will bring fresh fish for lunch. Breakfast is when you like.
Catherine said in her delightfully accented
English, You will eat ze most zelicious fishes of your
lives! And this with a big smile, showing gleaming white
Then Madame reeled off our bedroom assignments,
including one for our taxi friend. But everybody realized
this might be optimistic. He was a family man. He had obligations
on the other side of the island.
I am much more now, he said
philosophically, than I was. And I thank you for that.
But now I must go to Ibiza town, to my family. It is a long
way and the dark of night is on me. That is the translation
which I was given, though it sounds a bit inflated. But who
knows? Poets and philosophers are found in the most out of
the way places. After all, Mohammed was a camel driver.
Bedtime found me stiff with cold; and the
bed itself was colder still, despite I had been given the
warmest sleeping place in the house. The balcony, high above
the main floor, should have collected the warmest air in the
house, if it is true that warm air rises and cold air falls.
But notwithstanding all of that, it was cold. Very cold. And
it was there that Flipper and I bedded down for the night.
Through the window, just above us, we could see a half moon,
obscured from moment to moment by slowly moving clouds. On
top of the blanket we had been given, I piled my coat, my
jacket, my trousers and my towels, but still Flipper and I
shivered in separated spasms so that sleep was slow in coming.
I marvelled at the adaptability and the toughness of the French,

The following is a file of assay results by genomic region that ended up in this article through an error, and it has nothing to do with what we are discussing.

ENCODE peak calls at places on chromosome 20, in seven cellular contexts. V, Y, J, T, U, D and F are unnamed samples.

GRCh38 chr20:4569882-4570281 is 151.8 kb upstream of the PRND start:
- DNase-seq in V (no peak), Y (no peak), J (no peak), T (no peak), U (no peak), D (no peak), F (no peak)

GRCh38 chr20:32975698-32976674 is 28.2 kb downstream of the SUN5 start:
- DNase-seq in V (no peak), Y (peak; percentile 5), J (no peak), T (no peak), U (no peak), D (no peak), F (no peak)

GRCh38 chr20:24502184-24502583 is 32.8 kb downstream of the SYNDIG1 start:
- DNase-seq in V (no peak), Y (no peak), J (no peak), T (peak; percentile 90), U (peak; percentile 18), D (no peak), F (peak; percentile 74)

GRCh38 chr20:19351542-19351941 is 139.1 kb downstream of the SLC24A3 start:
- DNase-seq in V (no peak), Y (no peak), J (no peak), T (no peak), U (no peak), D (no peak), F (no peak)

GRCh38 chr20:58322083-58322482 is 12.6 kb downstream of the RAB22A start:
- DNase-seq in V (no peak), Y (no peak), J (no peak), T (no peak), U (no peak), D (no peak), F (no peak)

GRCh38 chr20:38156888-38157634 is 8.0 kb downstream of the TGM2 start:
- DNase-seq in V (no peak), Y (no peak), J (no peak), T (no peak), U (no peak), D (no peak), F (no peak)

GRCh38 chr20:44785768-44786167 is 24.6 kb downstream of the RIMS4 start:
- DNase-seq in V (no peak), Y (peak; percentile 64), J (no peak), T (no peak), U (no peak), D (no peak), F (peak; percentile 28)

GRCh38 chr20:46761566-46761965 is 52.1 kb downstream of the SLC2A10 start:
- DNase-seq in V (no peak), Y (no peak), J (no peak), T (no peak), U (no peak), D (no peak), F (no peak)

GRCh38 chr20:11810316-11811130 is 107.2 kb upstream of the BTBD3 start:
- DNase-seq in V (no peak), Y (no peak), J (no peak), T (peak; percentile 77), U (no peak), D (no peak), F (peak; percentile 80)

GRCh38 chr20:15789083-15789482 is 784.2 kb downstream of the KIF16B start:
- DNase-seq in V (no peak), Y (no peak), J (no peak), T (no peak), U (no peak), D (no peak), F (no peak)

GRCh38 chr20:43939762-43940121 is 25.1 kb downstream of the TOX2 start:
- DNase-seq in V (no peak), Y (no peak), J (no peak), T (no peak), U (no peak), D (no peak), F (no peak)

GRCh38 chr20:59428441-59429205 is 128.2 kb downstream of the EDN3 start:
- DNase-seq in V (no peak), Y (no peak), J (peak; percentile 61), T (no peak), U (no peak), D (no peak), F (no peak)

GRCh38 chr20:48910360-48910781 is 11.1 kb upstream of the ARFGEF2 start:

for from down below us there came the reassuring sounds of
deep sleep. Someone was happily snoring away. In time, after
counting dozens of cold sheep jumping over a low fence festooned
with icicles, I was, too.
As Madame had foretold, the morning brought
with it not only a reborn sun, splendid in its dominion of
sea and sky, but also the charismatic appearance of Juanito,
a long time neighbour and family retainer. He was a taciturn,
middle aged Ibicenco of middle height and slender build. The
detail of his face was always partially obscured by a heavy
growth of short-hair beard. It was clear; however, that behind
the grey stubble was a strong face, one with the powerful
suggestion of a unique personality. With a perpetual dead
cigarette drooping out of one side of his mouth, and with
a speculative look always playing about his features, Juanito
was an arresting character by any standard. But the single
most unusual feature about him was his missing hand. Juanito
had lost it in a dynamite fishing accident many years ago.
He had adapted to this disability with an intenseness of purpose
which had restored his independence completely. He sternly
rejected any effort to help him, however the delicacy of the
task involved, and he continued to support his large family
and himself by professional fishing, as if the accident had